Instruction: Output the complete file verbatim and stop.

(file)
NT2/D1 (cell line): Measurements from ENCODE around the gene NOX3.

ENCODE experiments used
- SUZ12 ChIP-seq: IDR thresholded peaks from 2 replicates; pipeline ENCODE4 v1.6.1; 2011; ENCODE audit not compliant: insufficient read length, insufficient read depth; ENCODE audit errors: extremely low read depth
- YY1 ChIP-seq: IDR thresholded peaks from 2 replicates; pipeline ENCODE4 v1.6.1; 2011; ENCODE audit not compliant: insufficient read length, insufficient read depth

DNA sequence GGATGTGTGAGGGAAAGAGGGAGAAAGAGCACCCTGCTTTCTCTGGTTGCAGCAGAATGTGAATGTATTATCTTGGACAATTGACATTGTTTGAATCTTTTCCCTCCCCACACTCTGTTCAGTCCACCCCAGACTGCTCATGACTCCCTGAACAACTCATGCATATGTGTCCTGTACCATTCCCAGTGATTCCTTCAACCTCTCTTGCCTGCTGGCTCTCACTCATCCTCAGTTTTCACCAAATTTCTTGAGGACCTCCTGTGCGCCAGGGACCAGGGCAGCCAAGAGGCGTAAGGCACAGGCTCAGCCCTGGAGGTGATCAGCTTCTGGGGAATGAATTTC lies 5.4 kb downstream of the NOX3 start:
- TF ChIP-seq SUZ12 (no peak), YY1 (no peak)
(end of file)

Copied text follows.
NT2/D1 (cell line): Measurements from ENCODE around the gene NOX3.

ENCODE experiments used
- SUZ12 ChIP-seq: IDR thresholded peaks from 2 replicates; pipeline ENCODE4 v1.6.1; 2011; ENCODE audit not compliant: insufficient read length, insufficient read depth; ENCODE audit errors: extremely low read depth
- YY1 ChIP-seq: IDR thresholded peaks from 2 replicates; pipeline ENCODE4 v1.6.1; 2011; ENCODE audit not compliant: insufficient read length, insufficient read depth

DNA sequence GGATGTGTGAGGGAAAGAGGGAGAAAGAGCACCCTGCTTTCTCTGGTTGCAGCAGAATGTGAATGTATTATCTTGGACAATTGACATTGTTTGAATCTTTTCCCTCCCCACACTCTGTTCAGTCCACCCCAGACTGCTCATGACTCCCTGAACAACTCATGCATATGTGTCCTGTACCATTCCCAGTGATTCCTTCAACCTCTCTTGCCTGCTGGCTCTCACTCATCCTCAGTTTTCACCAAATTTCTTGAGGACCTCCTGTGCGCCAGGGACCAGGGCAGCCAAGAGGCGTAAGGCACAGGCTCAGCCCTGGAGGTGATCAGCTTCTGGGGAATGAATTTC lies 5.4 kb downstream of the NOX3 start:
- TF ChIP-seq SUZ12 (no peak), YY1 (no peak)